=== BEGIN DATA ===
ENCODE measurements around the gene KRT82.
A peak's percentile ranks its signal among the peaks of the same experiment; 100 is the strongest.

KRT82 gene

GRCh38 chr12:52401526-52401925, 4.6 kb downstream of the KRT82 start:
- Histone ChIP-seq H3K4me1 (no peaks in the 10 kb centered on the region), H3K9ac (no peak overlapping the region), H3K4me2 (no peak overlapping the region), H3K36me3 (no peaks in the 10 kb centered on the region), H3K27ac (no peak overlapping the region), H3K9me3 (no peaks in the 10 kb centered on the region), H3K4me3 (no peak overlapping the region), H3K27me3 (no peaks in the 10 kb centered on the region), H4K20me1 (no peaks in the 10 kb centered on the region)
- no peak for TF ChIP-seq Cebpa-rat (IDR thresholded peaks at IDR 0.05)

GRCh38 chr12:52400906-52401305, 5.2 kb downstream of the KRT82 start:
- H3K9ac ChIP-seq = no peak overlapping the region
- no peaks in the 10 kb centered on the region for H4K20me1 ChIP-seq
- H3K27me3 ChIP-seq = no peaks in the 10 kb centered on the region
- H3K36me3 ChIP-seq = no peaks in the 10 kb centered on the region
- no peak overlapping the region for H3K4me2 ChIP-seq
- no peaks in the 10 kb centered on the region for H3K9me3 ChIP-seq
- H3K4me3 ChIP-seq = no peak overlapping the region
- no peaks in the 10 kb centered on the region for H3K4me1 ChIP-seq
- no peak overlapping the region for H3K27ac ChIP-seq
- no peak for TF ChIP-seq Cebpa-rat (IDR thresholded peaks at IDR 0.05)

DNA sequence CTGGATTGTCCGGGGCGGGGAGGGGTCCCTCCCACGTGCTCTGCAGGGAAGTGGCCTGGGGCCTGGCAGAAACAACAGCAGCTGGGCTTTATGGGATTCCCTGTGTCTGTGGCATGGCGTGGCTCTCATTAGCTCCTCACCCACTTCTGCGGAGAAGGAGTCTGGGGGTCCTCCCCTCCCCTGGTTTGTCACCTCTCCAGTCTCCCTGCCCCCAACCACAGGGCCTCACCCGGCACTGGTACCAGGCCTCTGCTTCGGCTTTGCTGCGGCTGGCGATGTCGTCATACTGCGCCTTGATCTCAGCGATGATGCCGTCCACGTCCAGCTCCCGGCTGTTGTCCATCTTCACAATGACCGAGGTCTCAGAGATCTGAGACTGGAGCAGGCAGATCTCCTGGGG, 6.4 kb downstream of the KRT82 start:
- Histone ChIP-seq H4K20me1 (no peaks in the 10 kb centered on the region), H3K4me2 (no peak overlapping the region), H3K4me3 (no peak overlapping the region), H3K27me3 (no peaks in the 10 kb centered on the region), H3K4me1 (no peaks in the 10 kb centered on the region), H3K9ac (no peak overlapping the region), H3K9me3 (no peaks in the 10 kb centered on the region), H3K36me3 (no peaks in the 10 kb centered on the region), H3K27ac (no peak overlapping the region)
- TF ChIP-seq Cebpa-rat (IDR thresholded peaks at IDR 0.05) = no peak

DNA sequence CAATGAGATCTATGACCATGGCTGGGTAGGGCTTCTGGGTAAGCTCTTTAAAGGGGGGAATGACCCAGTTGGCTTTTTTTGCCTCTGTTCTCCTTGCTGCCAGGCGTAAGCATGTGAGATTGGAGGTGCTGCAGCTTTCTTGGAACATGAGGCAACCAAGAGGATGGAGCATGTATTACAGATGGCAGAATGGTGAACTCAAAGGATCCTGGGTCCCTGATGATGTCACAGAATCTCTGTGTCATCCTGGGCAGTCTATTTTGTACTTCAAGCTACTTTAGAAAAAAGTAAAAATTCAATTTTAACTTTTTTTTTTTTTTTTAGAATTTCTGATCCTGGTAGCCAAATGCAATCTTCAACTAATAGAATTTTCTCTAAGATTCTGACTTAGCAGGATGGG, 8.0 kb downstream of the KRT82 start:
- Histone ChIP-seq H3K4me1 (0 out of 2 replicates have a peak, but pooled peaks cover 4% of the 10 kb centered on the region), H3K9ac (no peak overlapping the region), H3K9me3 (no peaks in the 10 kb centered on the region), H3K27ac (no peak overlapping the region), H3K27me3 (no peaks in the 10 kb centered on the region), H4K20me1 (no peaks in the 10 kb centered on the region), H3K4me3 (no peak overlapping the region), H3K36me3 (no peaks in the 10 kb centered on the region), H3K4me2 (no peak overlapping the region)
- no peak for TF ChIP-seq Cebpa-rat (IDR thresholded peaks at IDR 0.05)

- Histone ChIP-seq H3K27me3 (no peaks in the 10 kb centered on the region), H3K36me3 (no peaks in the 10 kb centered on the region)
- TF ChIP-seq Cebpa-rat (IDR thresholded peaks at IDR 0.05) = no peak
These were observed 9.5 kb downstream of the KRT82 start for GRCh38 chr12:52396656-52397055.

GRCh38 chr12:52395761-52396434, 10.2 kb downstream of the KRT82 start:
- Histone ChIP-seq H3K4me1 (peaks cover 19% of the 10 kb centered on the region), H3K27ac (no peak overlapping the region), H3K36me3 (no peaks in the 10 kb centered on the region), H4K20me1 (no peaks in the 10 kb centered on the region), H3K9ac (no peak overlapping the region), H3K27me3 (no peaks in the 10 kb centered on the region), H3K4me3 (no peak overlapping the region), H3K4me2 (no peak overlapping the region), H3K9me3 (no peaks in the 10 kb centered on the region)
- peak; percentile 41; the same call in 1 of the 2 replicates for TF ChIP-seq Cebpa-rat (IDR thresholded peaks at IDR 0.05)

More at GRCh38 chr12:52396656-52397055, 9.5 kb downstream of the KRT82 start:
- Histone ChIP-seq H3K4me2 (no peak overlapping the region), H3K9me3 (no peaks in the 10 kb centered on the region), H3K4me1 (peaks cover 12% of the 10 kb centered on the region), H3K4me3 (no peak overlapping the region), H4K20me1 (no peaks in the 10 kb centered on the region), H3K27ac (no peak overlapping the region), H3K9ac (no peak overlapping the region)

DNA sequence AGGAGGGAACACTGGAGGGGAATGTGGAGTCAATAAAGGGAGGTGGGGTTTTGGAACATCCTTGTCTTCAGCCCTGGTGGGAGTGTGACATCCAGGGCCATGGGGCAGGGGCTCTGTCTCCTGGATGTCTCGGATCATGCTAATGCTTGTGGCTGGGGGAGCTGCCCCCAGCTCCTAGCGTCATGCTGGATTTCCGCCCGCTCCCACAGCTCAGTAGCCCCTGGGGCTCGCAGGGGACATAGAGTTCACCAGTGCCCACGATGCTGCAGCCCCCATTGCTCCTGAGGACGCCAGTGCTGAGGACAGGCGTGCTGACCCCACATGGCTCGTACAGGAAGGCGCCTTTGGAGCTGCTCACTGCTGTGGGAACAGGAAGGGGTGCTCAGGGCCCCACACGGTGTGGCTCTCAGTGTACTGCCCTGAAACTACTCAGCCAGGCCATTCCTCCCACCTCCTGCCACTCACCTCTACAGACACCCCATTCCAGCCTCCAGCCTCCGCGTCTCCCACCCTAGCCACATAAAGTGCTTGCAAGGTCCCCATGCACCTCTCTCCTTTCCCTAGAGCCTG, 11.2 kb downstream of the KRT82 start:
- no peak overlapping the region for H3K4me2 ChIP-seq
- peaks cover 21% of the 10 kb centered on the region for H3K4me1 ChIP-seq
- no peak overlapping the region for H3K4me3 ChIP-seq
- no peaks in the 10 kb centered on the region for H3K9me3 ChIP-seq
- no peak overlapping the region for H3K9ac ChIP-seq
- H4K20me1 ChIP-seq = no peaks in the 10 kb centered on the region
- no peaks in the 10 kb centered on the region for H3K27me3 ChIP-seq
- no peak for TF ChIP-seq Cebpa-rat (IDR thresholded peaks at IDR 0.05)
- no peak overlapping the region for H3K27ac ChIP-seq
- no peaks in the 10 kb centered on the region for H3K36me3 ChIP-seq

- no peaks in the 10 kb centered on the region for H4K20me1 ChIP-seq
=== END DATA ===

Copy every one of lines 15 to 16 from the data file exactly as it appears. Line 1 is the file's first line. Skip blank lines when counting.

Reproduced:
- no peaks in the 10 kb centered on the region for H3K4me1 ChIP-seq
- no peak overlapping the region for H3K27ac ChIP-seq